Even today, John Tanton sees nothing wrong with associating with white nationalists. He says he doesn't necessarily agree with them, but reaching out to them is part of his "coalition building."
And he's not ashamed of soliciting $1.5 million in unrestricted donations during FAIR's early days from the Pioneer Fund, an American foundation that has long financed research in "race science." FAIR doesn't take Pioneer money anymore, though the creepy foundation still is going strong.
The Pioneer Fund's current president, J. Philippe Rushton, is a Canadian college psychology professor who still studies race-intelligence connections.
In a July article for the online journal VDARE.com, named after Virginia Dare, the first white baby born in the New World, Rushton wrote that his recent research proved that black 17-year-olds consistently scored at the level of white 14-year-olds on math and reading tests.
Other VDARE.com contributors include white nationalists whose correspondence with Tanton is archived at the University of Michigan.
Sam Francis and Jared Taylor are associated with the white-separatist Council of Conservative Citizens, birthed from the White Citizens Councils of the 1950s and '60s in the South. The CCC Web site disparages blacks, Jews, and Latinos. One of the group's goals is to "oppose the massive immigration of non-European and non-Western peoples into the United States that threatens to transform our nation into a non-European majority in our lifetime."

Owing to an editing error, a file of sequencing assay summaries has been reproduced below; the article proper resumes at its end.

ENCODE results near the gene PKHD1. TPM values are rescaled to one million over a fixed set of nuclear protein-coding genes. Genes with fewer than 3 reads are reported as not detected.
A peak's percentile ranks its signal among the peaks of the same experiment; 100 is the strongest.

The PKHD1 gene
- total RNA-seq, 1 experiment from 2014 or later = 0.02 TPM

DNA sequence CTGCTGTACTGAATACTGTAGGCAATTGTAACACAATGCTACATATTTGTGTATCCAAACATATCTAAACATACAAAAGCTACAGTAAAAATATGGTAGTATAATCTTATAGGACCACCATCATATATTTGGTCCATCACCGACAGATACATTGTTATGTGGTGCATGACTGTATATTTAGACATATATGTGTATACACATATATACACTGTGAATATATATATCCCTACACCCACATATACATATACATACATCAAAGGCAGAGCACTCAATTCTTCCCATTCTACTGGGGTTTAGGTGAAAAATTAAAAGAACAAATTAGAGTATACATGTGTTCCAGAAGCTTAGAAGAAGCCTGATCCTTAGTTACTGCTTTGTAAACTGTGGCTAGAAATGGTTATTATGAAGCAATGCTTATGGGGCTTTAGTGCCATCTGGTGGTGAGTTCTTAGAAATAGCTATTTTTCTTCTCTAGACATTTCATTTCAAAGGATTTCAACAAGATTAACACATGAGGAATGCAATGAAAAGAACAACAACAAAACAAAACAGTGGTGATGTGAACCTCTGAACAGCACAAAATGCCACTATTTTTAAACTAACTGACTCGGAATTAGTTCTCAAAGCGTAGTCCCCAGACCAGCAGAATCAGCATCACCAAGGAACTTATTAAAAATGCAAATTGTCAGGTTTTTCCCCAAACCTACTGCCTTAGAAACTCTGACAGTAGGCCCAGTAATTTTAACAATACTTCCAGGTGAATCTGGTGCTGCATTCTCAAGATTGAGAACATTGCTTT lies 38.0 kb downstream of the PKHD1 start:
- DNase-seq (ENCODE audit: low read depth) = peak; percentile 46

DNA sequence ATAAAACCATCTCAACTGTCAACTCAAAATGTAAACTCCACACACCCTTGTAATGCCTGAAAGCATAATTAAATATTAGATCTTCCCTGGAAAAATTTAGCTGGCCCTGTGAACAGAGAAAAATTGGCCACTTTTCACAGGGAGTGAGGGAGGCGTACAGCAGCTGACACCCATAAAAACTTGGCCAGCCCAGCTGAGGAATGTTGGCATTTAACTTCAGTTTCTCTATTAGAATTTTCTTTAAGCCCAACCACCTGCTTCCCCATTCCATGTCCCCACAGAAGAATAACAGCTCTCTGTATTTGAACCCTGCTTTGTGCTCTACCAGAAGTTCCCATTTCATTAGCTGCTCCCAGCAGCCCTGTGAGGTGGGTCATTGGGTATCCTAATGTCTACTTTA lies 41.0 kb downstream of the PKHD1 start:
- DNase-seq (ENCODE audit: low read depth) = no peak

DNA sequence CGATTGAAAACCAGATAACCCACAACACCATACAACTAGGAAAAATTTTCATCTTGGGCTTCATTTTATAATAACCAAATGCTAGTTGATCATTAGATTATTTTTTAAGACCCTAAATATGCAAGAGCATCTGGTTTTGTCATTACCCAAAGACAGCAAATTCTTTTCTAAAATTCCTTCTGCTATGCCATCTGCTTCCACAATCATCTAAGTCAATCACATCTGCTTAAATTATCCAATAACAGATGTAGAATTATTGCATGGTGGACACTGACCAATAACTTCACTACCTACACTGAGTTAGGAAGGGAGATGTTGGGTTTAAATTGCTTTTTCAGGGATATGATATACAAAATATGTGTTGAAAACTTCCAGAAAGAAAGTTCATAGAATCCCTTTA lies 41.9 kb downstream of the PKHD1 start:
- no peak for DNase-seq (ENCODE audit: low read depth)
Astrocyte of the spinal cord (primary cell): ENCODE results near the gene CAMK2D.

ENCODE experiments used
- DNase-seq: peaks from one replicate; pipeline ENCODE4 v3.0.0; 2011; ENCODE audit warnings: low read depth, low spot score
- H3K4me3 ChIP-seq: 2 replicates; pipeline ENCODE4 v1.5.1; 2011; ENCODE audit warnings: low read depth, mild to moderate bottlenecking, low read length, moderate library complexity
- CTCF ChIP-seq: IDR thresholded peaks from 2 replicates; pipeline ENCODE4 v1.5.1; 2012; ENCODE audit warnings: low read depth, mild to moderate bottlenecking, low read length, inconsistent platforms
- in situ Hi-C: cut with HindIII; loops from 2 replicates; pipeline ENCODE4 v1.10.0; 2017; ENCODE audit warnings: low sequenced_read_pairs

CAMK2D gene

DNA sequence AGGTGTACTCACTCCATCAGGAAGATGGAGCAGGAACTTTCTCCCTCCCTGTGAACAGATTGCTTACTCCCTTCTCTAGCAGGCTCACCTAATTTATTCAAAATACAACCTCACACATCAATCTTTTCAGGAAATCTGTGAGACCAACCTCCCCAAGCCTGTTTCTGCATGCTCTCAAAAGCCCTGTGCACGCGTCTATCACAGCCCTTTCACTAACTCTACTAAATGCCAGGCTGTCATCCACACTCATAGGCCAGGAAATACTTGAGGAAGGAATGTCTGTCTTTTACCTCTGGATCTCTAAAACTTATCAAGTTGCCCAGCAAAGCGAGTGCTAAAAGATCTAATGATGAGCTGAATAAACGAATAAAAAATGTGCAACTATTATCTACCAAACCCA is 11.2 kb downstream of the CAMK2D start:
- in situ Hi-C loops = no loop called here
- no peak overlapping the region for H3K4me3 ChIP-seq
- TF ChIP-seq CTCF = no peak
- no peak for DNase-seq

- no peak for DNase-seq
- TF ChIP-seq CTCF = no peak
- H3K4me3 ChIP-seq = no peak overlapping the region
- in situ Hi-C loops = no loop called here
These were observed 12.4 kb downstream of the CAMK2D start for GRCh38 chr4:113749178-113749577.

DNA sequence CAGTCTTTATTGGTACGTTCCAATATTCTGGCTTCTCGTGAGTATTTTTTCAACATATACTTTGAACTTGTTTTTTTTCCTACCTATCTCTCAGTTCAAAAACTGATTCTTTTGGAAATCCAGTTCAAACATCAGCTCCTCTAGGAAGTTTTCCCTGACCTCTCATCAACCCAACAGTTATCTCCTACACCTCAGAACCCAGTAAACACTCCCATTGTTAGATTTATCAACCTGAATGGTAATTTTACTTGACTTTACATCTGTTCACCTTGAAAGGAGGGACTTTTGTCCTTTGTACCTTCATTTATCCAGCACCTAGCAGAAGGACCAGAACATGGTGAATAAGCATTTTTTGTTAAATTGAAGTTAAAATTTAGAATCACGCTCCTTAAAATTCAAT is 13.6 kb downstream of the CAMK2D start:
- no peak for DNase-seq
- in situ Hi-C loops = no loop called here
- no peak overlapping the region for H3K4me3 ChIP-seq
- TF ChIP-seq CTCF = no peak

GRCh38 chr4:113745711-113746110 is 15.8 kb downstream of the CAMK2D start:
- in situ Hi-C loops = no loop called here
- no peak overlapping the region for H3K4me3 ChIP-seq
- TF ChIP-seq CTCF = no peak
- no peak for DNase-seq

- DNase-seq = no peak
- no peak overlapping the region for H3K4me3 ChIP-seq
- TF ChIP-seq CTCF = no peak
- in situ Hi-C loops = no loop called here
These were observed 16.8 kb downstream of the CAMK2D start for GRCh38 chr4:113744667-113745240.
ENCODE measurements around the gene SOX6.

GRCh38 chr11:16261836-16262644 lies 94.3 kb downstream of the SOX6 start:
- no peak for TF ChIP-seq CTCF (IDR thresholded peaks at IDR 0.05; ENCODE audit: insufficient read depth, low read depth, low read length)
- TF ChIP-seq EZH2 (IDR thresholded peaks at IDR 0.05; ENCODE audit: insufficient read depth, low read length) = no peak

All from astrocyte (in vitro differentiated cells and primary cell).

Jared Taylor also edits American Renaissance, a white nationalist Web site.
Another VDARE.com contributor, Kevin MacDonald, is a director of American Third Position, a white-nationalist political party that reportedly donated money to Jan Brewer's SB 1070 defense fund.
MacDonald edits Occidental Quarterly, a white nationalist publication.
His good friend, retired Vanderbilt professor Virginia Deane Abernethy, an avowed "European American separatist," has also written for VDARE. Abernathy believes sending food and aid to Third World countries will "exacerbate overpopulation."
And recently, she wrote a blurb calling the violent new American white-nationalist novel White Apocalypse "an emotionally compelling account of whites as historical victims of non-whites — just the sort of thing we need to motivate a renaissance among our people."
Tom Tancredo has written for VDARE, and so has his friend Pat Buchanan.
And Tanton's funding nonprofit funneled $15,000 to VDARE in 2007 and 2008, according to the most recent federal tax reports for US Inc.
Tanton is a good writer. (He once won an essay contest sponsored by The Scientific American.) He contributes to and publishes the Social Contract Press, edited by Wayne Lutton, his co-author of a book called The Immigration Invasion.
Lutton, whom Tanton calls a "very nice guy," has addressed the Council of Conservative Citizens, and he's lent his editorial expertise to American Renaissance's Web site.